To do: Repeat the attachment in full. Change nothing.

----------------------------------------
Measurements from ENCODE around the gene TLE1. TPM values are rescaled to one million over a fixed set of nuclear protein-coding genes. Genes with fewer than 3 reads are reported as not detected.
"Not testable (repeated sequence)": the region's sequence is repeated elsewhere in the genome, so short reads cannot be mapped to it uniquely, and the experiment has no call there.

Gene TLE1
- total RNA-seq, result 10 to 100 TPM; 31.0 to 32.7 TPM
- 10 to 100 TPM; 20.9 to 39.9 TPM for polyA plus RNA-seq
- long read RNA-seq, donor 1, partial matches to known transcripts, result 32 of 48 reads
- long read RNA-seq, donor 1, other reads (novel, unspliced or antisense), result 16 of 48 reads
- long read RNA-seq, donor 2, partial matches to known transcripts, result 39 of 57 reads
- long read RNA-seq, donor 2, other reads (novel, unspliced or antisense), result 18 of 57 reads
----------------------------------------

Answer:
Measurements from ENCODE around the gene TLE1. TPM values are rescaled to one million over a fixed set of nuclear protein-coding genes. Genes with fewer than 3 reads are reported as not detected.
"Not testable (repeated sequence)": the region's sequence is repeated elsewhere in the genome, so short reads cannot be mapped to it uniquely, and the experiment has no call there.

Gene TLE1
- total RNA-seq, result 10 to 100 TPM; 31.0 to 32.7 TPM
- 10 to 100 TPM; 20.9 to 39.9 TPM for polyA plus RNA-seq
- long read RNA-seq, donor 1, partial matches to known transcripts, result 32 of 48 reads
- long read RNA-seq, donor 1, other reads (novel, unspliced or antisense), result 16 of 48 reads
- long read RNA-seq, donor 2, partial matches to known transcripts, result 39 of 57 reads
- long read RNA-seq, donor 2, other reads (novel, unspliced or antisense), result 18 of 57 reads